Rose is obsessed with homonyms. She collects them in her notebook, writing down new ones whenever she hears them. Not surprisingly, she is not very popular as school because of her odd behaviors and because she has an adult assigned to be her permanent helper. Her life at home is also a little tough with her distant, brusque father who seems to spend a good deal of his time at the local bar. Her father did do one nice thing for Rose, though, when he brought home a stray dog Rose named Rain. Rain is her best friend and companion. The other person Rose can count on is her uncle who visits as often as possible but isn't there as often as Rose would like.
When a hurricane threatens Rose's father says they do not need to evacuate since he believes the storm will not be that bad. His prediction is wrong and the day after the storm the creek at the bottom of their property has swelled and swept away the bridge the allows them to leave home. Worse than that, Rose's father let Rain out the night before during the hurricane and didn't get her back in so Rain is missing, presumably swept away in the strong water. Rose begins a search for Rain knowing that she could be many miles away from home by now if she's even still alive.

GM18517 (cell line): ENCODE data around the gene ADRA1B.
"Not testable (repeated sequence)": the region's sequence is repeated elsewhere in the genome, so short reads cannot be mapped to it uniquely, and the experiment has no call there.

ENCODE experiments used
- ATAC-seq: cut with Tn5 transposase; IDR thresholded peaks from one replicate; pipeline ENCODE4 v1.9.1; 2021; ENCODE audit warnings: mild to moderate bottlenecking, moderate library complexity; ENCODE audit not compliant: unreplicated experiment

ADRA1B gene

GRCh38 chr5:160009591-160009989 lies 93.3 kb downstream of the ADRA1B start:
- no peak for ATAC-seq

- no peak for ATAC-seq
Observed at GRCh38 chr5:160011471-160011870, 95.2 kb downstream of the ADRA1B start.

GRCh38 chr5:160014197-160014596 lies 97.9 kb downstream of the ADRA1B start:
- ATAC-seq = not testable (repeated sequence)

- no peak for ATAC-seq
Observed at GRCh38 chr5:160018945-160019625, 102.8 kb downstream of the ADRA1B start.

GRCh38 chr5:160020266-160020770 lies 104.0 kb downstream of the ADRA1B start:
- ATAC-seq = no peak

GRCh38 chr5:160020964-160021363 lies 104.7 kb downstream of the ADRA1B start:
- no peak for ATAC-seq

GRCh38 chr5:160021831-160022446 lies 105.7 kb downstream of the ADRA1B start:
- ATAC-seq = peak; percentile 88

I will let you, my reader, know that Rain is not dead so you won't have to worry about that. But giving you that reassurance does not let you off the hook for the heart-wrenching emotion that is to come in this book. I found myself a little concerned upon starting the book because of the constant inclusion of all the homonyms and was worried it was going to be gimmicky. But the story moved on to the real meat which is just lovely and sad and happy.